Have fun, stay safe, and be healthy!

Question:  Are you planning to take any steps to “limit the damage” to your health this Halloween?  Please share your ideas below!


You CAN Lose Weight And Keep It Off

As a family doctor and a doctor who enjoys providing medical supervision for weight loss, I have a lot of REALLY big patients.  They struggle with their weight for many reasons, but they all have one thing in common.

My patients have tried and failed to lose weight and keep it off many, MANY times.

As a result, some of them have given up.  One patient actually said that, in so many words.  “I tried to lose weight, but I couldn’t do it, so I gave up.  Now I just eat whatever I want.”  Yikes!

I LOVE helping people lose weight.  It is the highlight of not only my medical practice, but my Shaklee business as well.  Unfortunately, sometimes it’s difficult to get patients to see that yes, you CAN lose weight, there IS a program that will work for you!   Even if you’ve failed before, you can lose weight AND keep it off!

Why do people fail at losing weight?  There are so many reasons!

  • Diets ask people to give up their favorite foods
  • People don’t have time to spend hours per week at the gym
  • People are too busy to cook multiple meals each day and do a lot of food prep
  • What reason would YOU add?

These are all reasons why I’m so excited about a soon-to-be-published research article proving that people who have failed multiple times to lose weight and keep it off CAN lose weight without a restrictive diet and punishing hours-long sessions at the gym.

Let me have Dr. Wayne Wescott, PhD, professor of exercise science at Quincy College in Massachusetts, explain about this research project.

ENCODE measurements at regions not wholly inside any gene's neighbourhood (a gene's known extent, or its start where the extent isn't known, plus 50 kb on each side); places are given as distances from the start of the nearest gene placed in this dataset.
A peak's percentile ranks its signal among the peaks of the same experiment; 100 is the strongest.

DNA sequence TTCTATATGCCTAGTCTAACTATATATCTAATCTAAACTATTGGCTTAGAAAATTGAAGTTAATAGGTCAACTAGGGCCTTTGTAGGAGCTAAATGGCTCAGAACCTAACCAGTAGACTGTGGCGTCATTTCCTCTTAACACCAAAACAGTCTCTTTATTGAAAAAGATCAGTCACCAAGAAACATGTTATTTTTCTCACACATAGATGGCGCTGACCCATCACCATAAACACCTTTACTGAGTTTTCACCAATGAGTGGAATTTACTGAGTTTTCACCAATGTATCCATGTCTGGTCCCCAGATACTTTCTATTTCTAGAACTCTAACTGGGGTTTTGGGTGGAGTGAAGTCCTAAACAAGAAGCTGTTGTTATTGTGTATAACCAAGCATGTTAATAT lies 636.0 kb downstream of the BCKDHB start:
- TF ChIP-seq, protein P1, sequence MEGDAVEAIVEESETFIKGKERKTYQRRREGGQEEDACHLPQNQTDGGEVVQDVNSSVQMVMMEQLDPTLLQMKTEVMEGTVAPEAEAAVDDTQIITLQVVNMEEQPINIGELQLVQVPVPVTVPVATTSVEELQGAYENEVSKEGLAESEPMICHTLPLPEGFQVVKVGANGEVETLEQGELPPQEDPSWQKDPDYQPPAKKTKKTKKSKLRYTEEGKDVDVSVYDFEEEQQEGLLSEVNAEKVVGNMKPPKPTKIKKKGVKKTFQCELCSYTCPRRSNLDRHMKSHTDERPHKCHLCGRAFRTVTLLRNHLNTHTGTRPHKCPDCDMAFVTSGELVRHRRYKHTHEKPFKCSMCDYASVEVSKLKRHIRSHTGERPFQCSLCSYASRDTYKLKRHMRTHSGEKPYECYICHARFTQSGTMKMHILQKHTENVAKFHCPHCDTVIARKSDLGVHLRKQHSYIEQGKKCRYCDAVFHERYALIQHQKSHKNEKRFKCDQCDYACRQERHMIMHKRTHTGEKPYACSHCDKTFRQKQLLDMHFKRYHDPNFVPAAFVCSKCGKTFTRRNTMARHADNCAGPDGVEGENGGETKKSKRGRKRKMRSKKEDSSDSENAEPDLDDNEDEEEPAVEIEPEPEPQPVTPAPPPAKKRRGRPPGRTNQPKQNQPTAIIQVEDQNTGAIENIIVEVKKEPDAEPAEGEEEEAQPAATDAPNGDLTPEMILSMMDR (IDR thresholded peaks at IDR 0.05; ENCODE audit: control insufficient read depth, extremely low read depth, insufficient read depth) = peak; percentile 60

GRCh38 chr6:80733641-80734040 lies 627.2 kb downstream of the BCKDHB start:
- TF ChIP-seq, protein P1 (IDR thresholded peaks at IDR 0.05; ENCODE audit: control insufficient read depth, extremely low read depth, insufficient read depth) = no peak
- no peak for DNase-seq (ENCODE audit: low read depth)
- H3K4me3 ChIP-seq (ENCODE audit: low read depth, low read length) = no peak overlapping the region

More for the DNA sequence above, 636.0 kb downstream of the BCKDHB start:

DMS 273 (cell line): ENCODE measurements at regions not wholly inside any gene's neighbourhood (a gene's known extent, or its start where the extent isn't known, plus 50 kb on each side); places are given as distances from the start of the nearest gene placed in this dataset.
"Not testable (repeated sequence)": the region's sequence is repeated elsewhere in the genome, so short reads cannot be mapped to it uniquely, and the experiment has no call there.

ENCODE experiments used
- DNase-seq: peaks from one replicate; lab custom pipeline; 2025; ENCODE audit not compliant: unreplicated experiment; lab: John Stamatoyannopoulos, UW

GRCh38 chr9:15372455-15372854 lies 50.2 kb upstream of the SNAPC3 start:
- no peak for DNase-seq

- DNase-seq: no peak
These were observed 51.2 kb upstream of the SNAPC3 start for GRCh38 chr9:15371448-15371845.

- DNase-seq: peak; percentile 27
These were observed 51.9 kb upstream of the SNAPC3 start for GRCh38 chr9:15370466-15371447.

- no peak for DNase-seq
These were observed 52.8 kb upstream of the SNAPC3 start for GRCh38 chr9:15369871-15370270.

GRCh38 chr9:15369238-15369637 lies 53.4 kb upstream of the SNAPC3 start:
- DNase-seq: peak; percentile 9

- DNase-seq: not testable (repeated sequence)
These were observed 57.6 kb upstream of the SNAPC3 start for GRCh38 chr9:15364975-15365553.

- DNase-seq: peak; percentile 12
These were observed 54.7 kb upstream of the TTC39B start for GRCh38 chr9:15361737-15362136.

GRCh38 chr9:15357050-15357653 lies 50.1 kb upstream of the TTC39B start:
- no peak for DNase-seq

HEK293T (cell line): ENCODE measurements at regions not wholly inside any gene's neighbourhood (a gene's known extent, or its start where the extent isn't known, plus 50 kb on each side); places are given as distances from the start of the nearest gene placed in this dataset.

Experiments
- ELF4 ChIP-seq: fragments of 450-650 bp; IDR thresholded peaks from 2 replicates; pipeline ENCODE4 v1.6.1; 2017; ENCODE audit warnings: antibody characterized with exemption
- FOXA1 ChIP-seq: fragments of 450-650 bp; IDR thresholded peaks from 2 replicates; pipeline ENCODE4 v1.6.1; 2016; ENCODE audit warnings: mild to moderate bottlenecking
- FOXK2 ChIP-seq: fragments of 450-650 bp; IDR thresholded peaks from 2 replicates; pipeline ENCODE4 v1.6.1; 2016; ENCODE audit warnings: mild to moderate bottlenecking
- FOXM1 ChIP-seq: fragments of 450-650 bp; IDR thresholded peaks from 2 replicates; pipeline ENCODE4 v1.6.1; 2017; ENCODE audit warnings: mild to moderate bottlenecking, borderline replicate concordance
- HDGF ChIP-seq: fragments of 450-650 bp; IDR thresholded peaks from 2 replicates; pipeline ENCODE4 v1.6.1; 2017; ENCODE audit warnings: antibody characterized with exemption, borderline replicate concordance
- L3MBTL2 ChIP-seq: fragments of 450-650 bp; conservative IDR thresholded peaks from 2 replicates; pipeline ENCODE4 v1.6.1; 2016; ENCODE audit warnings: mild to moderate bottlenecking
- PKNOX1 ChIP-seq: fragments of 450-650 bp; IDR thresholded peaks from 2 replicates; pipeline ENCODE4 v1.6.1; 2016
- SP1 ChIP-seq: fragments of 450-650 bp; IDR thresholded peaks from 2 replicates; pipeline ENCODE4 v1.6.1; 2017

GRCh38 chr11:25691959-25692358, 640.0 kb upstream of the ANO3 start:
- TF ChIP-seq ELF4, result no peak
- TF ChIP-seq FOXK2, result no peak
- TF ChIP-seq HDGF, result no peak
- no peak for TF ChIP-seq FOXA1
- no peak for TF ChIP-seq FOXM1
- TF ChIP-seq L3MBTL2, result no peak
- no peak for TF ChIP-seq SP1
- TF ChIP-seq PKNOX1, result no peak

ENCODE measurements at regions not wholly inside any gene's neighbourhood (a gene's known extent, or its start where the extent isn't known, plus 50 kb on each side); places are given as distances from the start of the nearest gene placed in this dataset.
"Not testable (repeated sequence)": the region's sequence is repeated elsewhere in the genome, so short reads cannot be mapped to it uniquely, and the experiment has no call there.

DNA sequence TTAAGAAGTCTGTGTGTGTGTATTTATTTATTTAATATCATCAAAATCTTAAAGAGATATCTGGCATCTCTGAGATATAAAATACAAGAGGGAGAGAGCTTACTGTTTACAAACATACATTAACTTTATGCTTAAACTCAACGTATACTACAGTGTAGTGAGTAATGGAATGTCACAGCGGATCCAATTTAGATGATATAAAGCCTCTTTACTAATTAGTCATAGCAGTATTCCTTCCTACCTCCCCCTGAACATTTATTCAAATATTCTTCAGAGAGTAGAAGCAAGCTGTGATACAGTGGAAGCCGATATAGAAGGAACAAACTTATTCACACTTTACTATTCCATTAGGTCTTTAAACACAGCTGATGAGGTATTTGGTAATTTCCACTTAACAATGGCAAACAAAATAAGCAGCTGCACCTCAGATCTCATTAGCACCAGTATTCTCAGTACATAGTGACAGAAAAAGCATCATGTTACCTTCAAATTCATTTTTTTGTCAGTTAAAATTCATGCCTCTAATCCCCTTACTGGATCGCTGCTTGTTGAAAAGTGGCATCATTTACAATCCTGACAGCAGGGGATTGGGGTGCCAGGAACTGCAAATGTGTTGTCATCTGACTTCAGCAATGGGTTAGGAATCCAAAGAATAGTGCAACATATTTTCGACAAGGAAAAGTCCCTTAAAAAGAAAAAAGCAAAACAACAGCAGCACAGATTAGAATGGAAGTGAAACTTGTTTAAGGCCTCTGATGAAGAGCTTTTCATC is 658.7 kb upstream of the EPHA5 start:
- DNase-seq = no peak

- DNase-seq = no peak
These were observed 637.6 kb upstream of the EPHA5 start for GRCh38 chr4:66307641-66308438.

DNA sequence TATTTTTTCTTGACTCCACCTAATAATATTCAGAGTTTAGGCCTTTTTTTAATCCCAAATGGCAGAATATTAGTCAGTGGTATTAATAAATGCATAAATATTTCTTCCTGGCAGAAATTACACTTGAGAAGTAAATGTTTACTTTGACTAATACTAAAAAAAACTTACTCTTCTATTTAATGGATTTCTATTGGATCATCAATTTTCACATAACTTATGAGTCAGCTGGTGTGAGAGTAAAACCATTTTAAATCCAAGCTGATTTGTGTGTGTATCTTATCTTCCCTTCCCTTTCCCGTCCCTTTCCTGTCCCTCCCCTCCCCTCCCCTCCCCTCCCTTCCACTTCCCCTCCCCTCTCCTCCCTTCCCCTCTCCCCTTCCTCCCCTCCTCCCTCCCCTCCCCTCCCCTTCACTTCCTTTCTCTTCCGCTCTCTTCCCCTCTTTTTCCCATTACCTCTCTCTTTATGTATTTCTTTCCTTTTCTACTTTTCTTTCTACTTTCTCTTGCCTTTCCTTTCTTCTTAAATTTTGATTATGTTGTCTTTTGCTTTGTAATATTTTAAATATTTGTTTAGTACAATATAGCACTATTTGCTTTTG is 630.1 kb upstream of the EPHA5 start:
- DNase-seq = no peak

Talking points from the study:

  • Participants had failed at weight loss an average of TEN times
  • The program design was very doable.  A 40-minute exercise program twice per week, incorporating both resistance training and cardio.  Modest calorie restriction only in the first phase, participants could resume their normal diet in the second phase, just continuing a single protein shake per day.
  • Over 80% of participants completed the initial phase of the program (not too hard or too restrictive)
  • 75% of participants completed the second phase of the program
  • Participants had success!  They lost an average of 14 pounds of fat and added almost 4 pounds of muscle.  That may not sound like a lot for those of us who watch the “lose 10 pounds in your first week or your money back” commercials on TV, but this is healthy, real, sustained weight loss for those who had failed A LOT in the past.

This is the exercise program used in the study.  Each exercise is done in a single set, at a weight where you reach temporary total fatigue between 8 and 12 reps.  This means that you can do 9 reps but not 10, or 10 reps but not 11.  Do the exercises slowly and with control, with proper form.

DISCLAIMER: If you aren’t familiar with resistance exercises, you should invest in a session with a good personal trainer before starting any new exercise program.  Many gyms have trainers available and some gyms provide a free session when you join.

  • Leg extensions
  • Leg curls
  • Leg presses
  • Cardio x 6 minutes
  • Chest press
  • Lat pull-down
  • Shoulder press
  • Cardio x 6 minutes
  • Abdominal crunches
  • Lumbar extensions
  • Torso twist
  • Cardio x 6 minutes

Some suggestions for cardio would be the elliptical treadmill, stationary bike, rowing machine, stair-stepper, or a fast walk or a jog on the treadmill.  As long as you get your heart rate up and get a little out of breath, do what you like!

The meal-replacement protein shakes used in the research project were the Shaklee 180 products.  They are easy to use, tasty, and manage hunger well while providing protein, fiber, omega-3 fatty acids and probiotics.  The shakes are supplemented with the branched-chain amino acid leucine to support and preserve muscle mass.  The products are low-glycemic and therefore diabetic friendly and never contain artificial flavors, sweeteners, preservatives or genetically-modified ingredients.  You can see more about the products at this link.